Walking Taipei (part 1)
Struggling to stay human in a landscape of massive infrastructure, mopeds, and materialism.
(I have a lot more to say about Taipei, but want to give my first impressions after a week of walking it.)
Taipei isn’t big, not in footprint. You can walk from one end to another, assuming you don’t mind crossing bridges with speeding mopeds inches from you, in a few hours. Constrained by marshy inlets and jagged hills it’s channeled its growth by not wasting any space, and by building taller.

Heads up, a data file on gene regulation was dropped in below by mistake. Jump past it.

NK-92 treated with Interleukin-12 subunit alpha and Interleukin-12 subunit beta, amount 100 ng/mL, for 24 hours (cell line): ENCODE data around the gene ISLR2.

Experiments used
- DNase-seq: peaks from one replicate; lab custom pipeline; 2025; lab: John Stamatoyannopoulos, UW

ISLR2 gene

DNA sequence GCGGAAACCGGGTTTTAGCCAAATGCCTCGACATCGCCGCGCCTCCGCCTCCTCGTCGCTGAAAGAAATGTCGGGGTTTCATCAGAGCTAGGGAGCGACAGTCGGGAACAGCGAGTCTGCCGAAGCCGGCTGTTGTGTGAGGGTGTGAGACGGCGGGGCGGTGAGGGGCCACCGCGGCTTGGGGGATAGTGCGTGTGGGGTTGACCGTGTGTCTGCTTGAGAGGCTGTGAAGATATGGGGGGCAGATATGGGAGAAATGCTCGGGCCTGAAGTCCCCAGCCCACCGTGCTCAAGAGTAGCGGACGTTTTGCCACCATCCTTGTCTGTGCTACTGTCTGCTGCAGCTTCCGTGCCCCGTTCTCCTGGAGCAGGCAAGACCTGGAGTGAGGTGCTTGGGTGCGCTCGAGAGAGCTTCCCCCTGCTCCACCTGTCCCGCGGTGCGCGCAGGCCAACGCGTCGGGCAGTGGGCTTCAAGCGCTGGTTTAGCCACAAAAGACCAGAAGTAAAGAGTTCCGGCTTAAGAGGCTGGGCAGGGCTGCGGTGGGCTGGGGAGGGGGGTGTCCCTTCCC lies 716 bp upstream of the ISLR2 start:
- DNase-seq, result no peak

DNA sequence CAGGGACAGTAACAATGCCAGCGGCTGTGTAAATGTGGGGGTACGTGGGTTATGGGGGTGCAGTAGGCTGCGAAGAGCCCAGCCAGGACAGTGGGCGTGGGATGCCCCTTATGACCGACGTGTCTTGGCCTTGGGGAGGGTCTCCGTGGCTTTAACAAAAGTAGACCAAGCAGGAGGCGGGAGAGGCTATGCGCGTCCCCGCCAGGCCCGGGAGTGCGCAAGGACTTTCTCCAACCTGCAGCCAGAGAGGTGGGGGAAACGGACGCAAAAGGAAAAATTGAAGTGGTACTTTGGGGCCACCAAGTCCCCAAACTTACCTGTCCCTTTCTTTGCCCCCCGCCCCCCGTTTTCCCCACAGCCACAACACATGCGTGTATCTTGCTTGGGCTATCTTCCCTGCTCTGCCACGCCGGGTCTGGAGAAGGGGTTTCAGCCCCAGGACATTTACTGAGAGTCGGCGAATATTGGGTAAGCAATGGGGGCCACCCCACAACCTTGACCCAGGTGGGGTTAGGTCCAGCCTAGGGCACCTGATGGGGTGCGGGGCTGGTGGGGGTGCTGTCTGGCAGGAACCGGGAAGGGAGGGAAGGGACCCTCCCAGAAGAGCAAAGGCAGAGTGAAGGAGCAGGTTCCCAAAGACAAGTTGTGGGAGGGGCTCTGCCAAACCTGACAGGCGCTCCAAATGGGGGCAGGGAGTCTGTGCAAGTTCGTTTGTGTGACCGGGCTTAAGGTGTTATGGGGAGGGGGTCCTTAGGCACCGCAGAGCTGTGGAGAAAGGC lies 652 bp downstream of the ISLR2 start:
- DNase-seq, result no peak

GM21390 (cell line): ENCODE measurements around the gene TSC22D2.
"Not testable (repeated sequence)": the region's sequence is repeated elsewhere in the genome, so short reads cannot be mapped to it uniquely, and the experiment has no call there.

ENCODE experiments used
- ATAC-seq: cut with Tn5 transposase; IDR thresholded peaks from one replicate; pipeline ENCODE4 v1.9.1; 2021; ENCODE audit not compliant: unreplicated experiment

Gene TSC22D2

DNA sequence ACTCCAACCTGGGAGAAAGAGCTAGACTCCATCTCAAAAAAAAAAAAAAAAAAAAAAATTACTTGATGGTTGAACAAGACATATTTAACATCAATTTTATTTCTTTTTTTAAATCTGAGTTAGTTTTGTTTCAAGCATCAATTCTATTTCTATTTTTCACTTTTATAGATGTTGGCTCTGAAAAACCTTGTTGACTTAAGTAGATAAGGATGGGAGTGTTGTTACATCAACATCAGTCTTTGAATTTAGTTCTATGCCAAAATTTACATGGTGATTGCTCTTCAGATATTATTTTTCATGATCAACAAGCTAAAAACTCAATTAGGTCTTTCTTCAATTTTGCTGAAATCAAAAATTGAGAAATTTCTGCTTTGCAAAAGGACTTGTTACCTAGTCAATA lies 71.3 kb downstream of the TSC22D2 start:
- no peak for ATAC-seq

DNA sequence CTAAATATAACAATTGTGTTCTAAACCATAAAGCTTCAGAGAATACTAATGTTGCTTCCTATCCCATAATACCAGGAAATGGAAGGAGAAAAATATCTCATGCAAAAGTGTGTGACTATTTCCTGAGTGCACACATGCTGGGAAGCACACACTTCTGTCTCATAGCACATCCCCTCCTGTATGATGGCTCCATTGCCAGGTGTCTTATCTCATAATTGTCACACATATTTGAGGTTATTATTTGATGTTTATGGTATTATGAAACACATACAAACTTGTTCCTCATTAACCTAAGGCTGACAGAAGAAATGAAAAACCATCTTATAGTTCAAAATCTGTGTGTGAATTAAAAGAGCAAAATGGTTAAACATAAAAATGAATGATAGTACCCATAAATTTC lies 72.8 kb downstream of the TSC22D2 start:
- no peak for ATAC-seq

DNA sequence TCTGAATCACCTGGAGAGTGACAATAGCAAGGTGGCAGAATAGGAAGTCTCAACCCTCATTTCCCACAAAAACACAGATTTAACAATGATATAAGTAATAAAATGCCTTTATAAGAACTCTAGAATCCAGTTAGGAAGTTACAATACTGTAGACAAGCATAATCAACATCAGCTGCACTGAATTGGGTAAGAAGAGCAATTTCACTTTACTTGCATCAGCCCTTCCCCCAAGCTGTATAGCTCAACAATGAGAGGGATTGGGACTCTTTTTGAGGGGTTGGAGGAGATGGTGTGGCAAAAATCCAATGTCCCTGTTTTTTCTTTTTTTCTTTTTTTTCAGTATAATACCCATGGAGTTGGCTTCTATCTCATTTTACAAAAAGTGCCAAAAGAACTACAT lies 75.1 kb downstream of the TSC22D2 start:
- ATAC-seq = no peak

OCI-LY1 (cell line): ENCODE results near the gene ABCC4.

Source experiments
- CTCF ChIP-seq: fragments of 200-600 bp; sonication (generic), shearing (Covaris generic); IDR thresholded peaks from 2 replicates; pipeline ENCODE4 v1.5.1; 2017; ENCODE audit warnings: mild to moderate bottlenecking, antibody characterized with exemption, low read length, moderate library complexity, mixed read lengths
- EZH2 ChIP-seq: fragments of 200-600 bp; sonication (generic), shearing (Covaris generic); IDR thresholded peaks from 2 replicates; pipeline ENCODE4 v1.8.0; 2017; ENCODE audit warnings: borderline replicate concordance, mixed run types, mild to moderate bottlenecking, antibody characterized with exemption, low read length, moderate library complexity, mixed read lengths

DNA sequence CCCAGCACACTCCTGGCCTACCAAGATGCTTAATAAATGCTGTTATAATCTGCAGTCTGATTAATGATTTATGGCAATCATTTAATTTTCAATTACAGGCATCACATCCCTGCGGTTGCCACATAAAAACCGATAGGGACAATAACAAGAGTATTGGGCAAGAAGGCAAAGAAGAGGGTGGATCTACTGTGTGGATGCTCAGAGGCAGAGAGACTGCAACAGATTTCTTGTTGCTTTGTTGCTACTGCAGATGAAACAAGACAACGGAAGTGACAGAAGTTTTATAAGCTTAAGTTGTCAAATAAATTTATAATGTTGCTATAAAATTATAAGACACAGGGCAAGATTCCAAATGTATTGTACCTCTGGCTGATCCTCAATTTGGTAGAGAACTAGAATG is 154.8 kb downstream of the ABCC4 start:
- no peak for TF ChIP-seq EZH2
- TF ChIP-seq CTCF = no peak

And what growth it’s had and what wonders it’s accomplished. Not long ago Taipei was languishing near the bottom rung of the development ladder with places like Hanoi, Lima, and Amman, now it’s near the top, hobnobbing around with the likes of Tokyo1.
Taipei has accomplished all of this because it’s effectively the home office of an island sized factory which takes in raw materials and spits out manufactured goods, like computer chips, plastic this and that, medical equipment, games, anything and everything that the rest of the world requires to live a good life.2